Important Note About Crawl Spaces: Many wood floors fail due to the failure of the installer to address moisture in crawl spaces. If you have a crawl space under your home or new flooring, you must properly remedy this moisture.
You must have a high quality vapor barrier or moisture insulation (with 100% blockage) or the moisture coming up from the crawl space will damage the flooring. A ground layer cover is required - must be 6mm minimum black polyethylene with joints overlapping at least 6 inches, and sealed with moisture-resistant tape.There must be a minimum of 18′′ from the ground to underside of joists, the polyethelene should also extend at least 6" up the block walls and be sealed there as well, and it should have perimeter venting equal to at least 1.5% of the crawl space total square footage. The vents should be properly placed for cross-ventilation. We recommend you read this document about what happens when crawl spaces are not sealed.
Important Note About Installing Over An Unconditioned Space (such as a garage): Subfloor moisture penetration of improperly sealed sub-floors over unconditioned spaces is a common cause of wood floor failure. If you are gluing the floor down over such a space, you must use a 100% urethane adhesive that contains a moisture barrier. If you are nailing the floor down over such a space, you will need to follow these steps:
In an unfinished space, staple a 6mm plastic sheet to the ceiling of the unconditioned space with joints overlapping at least 6 inches, and seal with moisture-resistant tape. In a finished space, coat the ceiling with two layers of high-gloss paint.
Lay down two layers of 15 lb asphalt saturated felt paper at a 90 degree angle to each other over the plywood before beginning the nail down installation. Thus, lay down the first layer and be careful not to overlap the rolls as this may cause an un-level surface. Once the first layer is down, install the second layer at a 90 degree angle and care not to overlap
Our solid (wood all the way through) floors can be put under cabinets if they are being nailed down or glued down. Floating floors of any kind should not be installed under cabinets. This is because you do not want to pin down an entire side of a room of floating floors as it will inhibit their ability to expand and contract naturally.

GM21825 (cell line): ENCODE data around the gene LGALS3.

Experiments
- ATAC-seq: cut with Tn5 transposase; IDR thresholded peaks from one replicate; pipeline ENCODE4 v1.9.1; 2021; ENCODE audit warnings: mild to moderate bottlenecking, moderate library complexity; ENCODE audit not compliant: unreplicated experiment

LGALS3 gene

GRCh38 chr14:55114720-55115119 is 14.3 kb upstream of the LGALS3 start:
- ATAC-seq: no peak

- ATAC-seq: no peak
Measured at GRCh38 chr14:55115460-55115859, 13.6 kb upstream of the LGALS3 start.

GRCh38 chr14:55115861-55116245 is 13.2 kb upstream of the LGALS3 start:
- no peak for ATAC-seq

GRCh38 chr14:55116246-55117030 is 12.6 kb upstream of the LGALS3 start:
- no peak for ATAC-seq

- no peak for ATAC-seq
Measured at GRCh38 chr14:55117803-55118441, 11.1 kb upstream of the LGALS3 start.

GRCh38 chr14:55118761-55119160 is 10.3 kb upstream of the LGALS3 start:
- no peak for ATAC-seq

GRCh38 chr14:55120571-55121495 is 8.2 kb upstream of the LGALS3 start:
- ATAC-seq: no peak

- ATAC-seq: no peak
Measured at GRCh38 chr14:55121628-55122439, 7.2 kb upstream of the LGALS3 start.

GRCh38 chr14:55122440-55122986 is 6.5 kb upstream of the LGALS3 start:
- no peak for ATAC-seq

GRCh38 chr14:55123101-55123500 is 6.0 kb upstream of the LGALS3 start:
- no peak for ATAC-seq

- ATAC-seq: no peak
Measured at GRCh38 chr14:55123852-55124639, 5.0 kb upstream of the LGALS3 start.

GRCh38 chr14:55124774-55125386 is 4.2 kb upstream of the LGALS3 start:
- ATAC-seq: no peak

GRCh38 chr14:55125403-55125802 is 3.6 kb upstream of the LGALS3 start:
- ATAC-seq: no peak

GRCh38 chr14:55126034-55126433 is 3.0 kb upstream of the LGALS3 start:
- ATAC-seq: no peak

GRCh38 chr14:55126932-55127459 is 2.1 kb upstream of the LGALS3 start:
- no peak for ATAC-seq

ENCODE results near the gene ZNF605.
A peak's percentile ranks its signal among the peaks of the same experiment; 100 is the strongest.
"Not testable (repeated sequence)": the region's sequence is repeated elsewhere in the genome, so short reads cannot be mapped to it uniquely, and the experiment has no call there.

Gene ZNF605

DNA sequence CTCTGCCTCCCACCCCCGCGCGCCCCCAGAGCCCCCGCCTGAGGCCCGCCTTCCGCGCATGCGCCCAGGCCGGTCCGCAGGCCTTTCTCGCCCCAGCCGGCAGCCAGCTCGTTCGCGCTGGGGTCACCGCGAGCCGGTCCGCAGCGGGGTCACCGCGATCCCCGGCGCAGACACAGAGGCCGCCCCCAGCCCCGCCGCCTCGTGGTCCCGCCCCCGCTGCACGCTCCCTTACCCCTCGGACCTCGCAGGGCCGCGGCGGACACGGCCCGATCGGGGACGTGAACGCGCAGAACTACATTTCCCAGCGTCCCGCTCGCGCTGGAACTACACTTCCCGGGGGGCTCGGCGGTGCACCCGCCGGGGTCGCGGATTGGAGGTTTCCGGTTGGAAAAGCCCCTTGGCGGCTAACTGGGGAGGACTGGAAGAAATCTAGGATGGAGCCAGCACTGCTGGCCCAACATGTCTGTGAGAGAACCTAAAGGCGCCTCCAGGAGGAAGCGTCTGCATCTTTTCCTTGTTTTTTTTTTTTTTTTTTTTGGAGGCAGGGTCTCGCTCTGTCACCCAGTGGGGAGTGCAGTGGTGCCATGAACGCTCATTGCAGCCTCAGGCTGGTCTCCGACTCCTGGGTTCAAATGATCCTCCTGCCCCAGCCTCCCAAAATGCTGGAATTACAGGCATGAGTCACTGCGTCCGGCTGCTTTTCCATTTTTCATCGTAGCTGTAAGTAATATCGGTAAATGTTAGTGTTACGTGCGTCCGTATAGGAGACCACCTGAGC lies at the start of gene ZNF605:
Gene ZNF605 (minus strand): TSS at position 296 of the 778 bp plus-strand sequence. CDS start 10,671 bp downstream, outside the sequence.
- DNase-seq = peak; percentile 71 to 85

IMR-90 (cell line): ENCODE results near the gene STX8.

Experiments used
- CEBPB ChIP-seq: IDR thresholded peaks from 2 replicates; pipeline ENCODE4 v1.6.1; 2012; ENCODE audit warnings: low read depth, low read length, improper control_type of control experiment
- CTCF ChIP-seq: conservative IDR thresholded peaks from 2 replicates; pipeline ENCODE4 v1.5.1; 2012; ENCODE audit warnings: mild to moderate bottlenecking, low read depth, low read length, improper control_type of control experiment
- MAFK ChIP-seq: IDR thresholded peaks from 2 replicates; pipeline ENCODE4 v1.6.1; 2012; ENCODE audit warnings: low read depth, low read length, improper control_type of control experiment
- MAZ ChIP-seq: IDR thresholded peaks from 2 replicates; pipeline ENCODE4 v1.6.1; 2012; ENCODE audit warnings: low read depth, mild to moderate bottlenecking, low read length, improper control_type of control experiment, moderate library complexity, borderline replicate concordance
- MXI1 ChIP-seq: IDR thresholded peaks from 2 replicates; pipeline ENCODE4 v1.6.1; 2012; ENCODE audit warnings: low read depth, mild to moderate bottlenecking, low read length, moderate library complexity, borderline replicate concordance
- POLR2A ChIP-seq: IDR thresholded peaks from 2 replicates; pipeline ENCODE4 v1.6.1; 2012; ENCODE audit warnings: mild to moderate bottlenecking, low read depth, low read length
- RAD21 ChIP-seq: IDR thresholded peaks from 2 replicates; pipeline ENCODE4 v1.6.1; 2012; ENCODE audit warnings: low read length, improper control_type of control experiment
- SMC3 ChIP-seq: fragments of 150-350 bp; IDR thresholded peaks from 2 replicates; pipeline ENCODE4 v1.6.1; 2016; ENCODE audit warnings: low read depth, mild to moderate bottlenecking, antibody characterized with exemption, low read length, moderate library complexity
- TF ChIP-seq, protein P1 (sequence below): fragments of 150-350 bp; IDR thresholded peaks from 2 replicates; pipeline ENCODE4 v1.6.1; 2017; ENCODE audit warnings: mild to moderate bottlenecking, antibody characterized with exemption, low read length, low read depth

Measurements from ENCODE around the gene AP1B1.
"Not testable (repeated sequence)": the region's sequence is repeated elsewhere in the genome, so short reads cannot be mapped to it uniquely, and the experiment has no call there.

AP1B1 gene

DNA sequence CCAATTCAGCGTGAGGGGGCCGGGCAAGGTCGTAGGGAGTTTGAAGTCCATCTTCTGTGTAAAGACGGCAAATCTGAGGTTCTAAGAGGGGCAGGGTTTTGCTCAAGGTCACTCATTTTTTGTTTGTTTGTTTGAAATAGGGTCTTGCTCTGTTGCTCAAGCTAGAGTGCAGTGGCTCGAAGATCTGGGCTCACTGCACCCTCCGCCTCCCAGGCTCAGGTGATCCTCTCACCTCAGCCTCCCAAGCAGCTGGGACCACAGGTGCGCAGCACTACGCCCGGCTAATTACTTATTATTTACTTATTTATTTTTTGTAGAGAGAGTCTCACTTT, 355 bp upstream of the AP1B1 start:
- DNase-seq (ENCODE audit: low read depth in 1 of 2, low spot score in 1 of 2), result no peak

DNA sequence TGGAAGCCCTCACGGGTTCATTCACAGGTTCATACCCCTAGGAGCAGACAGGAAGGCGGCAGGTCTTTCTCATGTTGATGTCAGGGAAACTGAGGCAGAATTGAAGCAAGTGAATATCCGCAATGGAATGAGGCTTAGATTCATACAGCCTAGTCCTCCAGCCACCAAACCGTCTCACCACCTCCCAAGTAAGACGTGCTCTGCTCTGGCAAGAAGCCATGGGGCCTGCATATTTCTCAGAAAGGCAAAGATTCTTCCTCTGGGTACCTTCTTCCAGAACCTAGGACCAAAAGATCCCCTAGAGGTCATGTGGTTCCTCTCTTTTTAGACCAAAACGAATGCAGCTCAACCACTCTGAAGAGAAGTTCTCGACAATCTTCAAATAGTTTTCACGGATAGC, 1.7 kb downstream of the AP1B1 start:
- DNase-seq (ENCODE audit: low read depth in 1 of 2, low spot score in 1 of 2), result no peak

a. Acclimate your flooring for at least 10-14 days prior to installation (instead of the normal 72 hours) in the environment in which they are going to be lived on. Ensure all boxes are opened properly so that the planks can breathe.
b. Glue the flooring down. The elasticity in the glue allows the floors to breathe easily through humidity changes.
c. Make sure to leave ¼ - ½ inch of expansion gap around your flooring perimeter at the time of installation.
d. Try to keep your interior humidity setting consistently in the same 20% range year round (opening windows for a day won't hurt the floors), even via the use of humidifiers/dehumidifiers if necessary. If you allow big humidity swings, larger gaps may develop between your planks during dry spells and they'll close during wet spells.
We recommend that you only use 18 gauge cleats. If you use 16 gauge cleats they are likely to cause dimpling on your floors, as described in this article: https://www.ambientbp.com/pdf/avoiddimpling.pdf
Furthermore, they may cause cracks and splits in the tongue that will cause further issues down the road.
If you have a humidity modulator in your home that will keep your indoor humidity at a level of 40%-60%, you do not have any run limits on your floating wood floor. This can also be achieved via the use of a portable humidifer or dehumidifier. Also, some areas in the Southern United States have relatively stable humidity year around (like Southern California or Florida) so this usually isn't an issue in those areas. However, if you live in an area with seasons, and you don't have a way to control your humidity, you will want to ensure to follow the guidelines in the diagram below.
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